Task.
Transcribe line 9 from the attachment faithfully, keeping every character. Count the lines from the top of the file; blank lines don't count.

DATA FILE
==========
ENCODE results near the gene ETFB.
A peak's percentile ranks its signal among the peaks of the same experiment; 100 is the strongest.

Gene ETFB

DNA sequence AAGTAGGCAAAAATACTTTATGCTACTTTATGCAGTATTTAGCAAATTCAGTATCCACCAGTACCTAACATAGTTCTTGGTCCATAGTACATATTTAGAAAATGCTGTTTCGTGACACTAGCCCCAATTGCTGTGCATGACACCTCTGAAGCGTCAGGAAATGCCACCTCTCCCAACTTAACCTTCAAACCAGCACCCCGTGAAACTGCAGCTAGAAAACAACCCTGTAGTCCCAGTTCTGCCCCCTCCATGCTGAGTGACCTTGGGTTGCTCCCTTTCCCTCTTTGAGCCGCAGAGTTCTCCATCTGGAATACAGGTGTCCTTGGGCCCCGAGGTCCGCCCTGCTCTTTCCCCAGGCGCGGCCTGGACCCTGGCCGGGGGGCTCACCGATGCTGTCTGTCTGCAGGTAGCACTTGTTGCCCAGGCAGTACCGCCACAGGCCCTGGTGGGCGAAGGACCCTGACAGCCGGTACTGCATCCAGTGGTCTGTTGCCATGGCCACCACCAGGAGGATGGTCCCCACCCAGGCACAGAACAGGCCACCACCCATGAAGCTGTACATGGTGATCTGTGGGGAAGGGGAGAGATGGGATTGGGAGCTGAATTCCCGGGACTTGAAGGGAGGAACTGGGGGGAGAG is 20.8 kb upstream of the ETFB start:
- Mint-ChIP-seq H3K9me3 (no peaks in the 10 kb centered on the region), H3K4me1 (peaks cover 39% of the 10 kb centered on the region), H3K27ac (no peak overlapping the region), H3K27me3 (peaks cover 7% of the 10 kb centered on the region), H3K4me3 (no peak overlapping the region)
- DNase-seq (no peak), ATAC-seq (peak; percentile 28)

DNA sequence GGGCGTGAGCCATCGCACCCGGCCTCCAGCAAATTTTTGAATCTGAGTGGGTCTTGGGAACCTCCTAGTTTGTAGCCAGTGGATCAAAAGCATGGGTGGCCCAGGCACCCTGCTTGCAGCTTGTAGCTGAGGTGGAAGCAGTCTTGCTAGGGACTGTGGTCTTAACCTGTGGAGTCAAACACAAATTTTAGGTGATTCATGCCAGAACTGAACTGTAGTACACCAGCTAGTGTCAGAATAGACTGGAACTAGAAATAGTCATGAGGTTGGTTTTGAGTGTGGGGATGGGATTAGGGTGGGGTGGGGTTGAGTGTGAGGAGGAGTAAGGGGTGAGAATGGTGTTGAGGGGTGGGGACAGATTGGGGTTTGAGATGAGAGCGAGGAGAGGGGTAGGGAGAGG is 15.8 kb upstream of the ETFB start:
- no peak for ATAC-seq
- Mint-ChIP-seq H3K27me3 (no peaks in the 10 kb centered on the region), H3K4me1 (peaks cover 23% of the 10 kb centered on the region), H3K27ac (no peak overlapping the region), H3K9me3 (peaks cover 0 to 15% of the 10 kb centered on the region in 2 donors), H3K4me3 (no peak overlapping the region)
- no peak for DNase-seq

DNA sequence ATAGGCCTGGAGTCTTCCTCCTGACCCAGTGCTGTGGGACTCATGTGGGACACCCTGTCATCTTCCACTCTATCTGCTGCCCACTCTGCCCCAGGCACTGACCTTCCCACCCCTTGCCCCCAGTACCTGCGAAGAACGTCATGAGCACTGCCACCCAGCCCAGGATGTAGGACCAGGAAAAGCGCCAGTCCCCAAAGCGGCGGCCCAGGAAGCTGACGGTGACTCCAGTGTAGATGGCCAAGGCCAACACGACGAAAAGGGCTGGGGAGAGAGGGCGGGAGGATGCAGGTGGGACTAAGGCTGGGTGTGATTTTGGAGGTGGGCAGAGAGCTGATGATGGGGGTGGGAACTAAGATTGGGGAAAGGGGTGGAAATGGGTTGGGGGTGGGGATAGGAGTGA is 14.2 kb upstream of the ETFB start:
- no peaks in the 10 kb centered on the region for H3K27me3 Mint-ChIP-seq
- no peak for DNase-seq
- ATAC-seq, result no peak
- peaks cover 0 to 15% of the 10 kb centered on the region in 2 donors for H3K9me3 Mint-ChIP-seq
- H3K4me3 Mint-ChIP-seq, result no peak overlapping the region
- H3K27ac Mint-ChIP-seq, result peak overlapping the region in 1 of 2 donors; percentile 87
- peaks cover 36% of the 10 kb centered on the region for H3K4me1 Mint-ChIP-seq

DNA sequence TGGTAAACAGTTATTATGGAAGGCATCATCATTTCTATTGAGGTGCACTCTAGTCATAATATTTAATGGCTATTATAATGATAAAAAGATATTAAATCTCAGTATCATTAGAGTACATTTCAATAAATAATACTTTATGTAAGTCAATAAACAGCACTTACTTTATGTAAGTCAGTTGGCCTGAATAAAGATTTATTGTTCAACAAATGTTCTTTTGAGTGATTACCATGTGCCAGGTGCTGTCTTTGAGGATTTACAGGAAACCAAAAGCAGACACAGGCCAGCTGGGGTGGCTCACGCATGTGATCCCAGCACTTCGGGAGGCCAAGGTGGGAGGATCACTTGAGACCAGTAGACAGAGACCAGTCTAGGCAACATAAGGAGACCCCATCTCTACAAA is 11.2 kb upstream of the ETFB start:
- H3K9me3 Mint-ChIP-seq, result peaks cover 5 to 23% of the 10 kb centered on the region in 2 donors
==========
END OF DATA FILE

- Mint-ChIP-seq H3K27me3 (no peaks in the 10 kb centered on the region), H3K4me1 (peaks cover 23% of the 10 kb centered on the region), H3K27ac (no peak overlapping the region), H3K9me3 (peaks cover 0 to 15% of the 10 kb centered on the region in 2 donors), H3K4me3 (no peak overlapping the region)